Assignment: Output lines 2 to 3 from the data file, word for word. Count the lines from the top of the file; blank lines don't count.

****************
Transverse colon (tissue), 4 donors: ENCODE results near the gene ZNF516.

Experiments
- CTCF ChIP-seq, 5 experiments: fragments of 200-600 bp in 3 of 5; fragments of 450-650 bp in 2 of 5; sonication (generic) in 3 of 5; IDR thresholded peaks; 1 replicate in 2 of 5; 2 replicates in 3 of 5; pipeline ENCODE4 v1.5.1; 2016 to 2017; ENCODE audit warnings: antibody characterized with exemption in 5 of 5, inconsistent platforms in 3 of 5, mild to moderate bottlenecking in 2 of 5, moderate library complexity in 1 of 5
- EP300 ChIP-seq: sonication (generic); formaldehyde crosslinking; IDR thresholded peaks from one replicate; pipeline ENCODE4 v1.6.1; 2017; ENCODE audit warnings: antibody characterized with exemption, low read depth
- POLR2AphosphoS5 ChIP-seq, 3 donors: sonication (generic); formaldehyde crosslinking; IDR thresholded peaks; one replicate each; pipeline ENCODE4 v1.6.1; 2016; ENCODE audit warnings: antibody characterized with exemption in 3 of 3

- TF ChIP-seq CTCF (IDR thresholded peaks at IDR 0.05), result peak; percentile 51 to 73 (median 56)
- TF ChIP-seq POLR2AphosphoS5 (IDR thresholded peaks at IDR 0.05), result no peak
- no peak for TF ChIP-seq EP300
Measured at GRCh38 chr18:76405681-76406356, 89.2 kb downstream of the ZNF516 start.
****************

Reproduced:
Experiments
- CTCF ChIP-seq, 5 experiments: fragments of 200-600 bp in 3 of 5; fragments of 450-650 bp in 2 of 5; sonication (generic) in 3 of 5; IDR thresholded peaks; 1 replicate in 2 of 5; 2 replicates in 3 of 5; pipeline ENCODE4 v1.5.1; 2016 to 2017; ENCODE audit warnings: antibody characterized with exemption in 5 of 5, inconsistent platforms in 3 of 5, mild to moderate bottlenecking in 2 of 5, moderate library complexity in 1 of 5